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Often overlooked as a risky driving behavior, drowsy driving puts New York and Pennsylvania motorists and passengers at risk for serious and potentially fatal accidents.

Drowsy Driving in New York and Pennsylvania: Understand the Risks

Driving while drowsy is often viewed as more of an inevitability than a serious hazard. Realistically, drowsy driving poses a significant accident risk for motorists in New York, Pennsylvania, and throughout the United States. According to the National Safety Council, fatigued drivers are three times more likely to get into a collision than motorists who have had adequate rest.[1]

Fatigue, described as feelings of tiredness, sleepiness, and reduced energy,[2] has been identified as contributory to hundreds of thousands of motor vehicle accidents per year.[3] Further, it is a problem that millions of drivers suffer from, with 43% of drivers in the United States admitting to falling asleep or nodding off while driving at some point in their lives.[4]

What causes drowsy driving?

Several factors can cause fatigue which in turn, may lead to drowsy driving. Some of the most common include:

  • Working overnights, multiple shifts, or otherwise long hours;
  • Operating vehicles such as tractor-trailers, buses, or tow trucks;
  • Having an untreated sleep disorder;
  • Traveling through different time zones or during normal sleep hours; and
  • Taking medications that cause drowsiness.[5]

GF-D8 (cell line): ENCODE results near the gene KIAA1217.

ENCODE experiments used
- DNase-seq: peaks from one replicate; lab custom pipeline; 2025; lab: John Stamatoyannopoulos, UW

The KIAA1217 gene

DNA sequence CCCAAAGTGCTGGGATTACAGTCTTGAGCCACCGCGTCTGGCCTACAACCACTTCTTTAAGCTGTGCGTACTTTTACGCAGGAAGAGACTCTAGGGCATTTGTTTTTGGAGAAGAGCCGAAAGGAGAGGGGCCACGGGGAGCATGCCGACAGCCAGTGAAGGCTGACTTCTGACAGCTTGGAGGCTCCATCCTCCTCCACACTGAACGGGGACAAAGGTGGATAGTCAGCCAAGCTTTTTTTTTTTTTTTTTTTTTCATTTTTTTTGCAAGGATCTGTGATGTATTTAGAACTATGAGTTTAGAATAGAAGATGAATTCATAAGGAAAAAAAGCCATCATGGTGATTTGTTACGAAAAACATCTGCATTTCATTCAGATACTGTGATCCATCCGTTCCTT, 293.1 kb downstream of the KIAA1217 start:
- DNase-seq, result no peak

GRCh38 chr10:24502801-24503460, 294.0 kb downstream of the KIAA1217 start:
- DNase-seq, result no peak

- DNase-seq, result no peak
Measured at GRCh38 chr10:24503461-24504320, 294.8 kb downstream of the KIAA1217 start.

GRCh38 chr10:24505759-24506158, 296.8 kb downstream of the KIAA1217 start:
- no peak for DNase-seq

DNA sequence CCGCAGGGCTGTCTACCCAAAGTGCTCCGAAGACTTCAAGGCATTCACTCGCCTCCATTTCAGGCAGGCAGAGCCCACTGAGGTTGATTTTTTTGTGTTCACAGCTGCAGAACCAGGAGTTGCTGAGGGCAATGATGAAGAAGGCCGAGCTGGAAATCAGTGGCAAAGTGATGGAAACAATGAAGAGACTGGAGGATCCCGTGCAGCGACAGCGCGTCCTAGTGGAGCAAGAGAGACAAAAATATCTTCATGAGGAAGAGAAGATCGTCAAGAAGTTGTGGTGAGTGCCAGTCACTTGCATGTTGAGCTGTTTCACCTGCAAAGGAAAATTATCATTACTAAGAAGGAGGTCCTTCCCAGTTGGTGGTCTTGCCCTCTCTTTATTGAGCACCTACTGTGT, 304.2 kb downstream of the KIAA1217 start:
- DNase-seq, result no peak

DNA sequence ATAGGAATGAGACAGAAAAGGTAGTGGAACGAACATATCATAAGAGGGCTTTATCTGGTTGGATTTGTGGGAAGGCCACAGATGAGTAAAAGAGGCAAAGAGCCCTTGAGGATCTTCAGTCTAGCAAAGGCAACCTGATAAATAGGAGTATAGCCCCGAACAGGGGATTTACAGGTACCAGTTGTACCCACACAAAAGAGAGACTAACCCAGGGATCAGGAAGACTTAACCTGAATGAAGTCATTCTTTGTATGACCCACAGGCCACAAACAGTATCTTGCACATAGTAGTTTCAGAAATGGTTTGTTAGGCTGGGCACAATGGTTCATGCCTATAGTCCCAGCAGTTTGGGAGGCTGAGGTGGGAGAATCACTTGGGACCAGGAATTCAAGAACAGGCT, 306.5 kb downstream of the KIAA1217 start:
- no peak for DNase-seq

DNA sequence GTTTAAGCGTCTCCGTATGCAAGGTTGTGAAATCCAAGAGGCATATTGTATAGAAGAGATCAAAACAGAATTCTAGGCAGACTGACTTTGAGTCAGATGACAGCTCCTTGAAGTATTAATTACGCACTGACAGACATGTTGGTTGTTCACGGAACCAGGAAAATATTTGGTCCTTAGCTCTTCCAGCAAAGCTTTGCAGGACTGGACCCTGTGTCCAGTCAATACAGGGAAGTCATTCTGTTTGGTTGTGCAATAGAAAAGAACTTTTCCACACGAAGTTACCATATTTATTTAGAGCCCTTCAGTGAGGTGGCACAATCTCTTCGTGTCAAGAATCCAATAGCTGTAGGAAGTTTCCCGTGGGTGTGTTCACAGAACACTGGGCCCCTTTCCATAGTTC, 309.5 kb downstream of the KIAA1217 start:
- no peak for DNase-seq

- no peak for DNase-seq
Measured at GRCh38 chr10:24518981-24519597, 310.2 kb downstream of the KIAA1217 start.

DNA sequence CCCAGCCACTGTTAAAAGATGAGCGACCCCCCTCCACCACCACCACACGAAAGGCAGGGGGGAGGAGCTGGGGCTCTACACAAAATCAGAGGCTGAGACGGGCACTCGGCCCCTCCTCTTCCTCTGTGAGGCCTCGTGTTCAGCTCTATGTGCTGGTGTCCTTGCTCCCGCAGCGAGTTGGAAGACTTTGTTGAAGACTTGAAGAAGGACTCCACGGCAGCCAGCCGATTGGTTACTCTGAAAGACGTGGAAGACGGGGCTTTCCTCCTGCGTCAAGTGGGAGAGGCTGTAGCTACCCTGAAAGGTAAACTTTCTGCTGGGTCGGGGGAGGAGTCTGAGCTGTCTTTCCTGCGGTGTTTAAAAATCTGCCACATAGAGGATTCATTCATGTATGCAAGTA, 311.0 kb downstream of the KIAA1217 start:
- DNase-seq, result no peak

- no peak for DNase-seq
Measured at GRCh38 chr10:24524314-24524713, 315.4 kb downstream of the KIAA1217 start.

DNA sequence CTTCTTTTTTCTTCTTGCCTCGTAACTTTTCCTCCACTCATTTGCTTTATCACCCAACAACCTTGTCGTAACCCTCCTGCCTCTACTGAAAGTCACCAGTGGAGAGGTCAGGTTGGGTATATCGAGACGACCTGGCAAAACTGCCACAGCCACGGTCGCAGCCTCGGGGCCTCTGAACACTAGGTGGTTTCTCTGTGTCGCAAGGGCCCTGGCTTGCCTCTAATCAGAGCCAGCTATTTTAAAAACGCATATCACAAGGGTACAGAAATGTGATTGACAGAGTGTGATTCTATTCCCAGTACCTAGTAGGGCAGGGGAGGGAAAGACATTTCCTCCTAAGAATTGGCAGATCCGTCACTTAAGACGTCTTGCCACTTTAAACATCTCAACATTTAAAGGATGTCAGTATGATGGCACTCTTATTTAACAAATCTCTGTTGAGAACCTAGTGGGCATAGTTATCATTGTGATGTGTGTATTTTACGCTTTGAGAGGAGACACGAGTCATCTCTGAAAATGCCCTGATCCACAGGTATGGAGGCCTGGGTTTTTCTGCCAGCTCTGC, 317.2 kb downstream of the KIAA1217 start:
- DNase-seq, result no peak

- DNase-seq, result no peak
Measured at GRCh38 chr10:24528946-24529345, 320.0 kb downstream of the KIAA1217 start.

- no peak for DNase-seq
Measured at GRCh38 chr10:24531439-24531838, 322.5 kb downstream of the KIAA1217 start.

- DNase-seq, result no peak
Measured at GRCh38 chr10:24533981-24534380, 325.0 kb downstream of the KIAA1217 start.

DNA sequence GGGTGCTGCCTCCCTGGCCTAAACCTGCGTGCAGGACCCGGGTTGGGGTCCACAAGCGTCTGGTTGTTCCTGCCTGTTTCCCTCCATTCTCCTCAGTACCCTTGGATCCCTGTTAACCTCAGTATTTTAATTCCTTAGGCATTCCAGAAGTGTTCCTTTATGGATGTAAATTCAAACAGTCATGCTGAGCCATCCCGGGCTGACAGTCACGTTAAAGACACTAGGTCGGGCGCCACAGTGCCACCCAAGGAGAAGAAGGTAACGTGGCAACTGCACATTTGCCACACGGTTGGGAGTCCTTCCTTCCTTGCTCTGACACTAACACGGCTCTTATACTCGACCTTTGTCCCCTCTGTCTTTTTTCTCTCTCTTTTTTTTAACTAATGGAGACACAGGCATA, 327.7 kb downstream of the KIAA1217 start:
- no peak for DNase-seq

Why is drowsy driving dangerous?

While drowsy, motorists may lose control of their vehicles, causing them to run off the road, run into roadside objects, or run into other vehicles. With no way to predict when sleep will overcome efforts to stay awake, drivers may not even realize they are drifting out of their lanes. Even when a driver does not fully fall asleep at the wheel, they may have periods of micro-sleep. Micro-sleep, defined as “small bursts of sleep, often felt as head nods or drooping eye lids,”[6] cause involuntary periods of inattentiveness which may result in drivers traveling significant distances without being aware of their vehicles, the roads in front of them, or the other motorists with whom they are sharing the road.[7]

Even if a drowsy driver does not fall asleep behind the wheel, fatigue alone can cause substantial driving impairments. Drowsiness may slow motorists’ reaction times, decrease their ability to remain focused, and reduce their overall awareness.[8] The National Safety Council points out that a driver who operates a vehicle after going twenty or more hours without sleep may experience impairments equivalent to those experienced by motorists with a blood alcohol concentration of 0.08%.[9] These and other effects of drowsiness on drivers increases the risk of accidents that could result in serious injury or death for them, their passengers, or the occupants of other vehicles on the road.

Pursuing Financial Compensation

When people are involved in collisions with drowsy drivers in New York or Pennsylvania, they may suffer serious injuries that require extensive medical treatment and time off of work for recovery. Consequently, those injured in accidents caused by drowsy driving may face costly medical bills and lost wages in addition to physical pain and suffering. People who have been injured or lost a loved one in an accident due to drowsy driving should contact an attorney to learn more about their rights, as well as their options for recovering damages.

[1] National Safety Council, Drowsy Driving is Impaired Driving, (last visited Aug. 1, 2019).

[2] Id.

[3] National Transportation Safety Board, Most Wanted Transportation Safety Improvements: Reduce Fatigue-Related Accidents (2016).

[4] Id.

[5] National Sleep Foundation, Drowsy Driving Prevention Week: Facts About Drowsy Driving (2007).

[6] National Safety Council, Fatigue in the Workplace: Causes & Consequences of Employee Fatigue (2017).

[7] National Safety Council, Drowsy Driving is Impaired Driving, supra note 1.

[8] National Transportation Safety Board, supra note 3.

[9] National Sleep Foundation, supra note 5.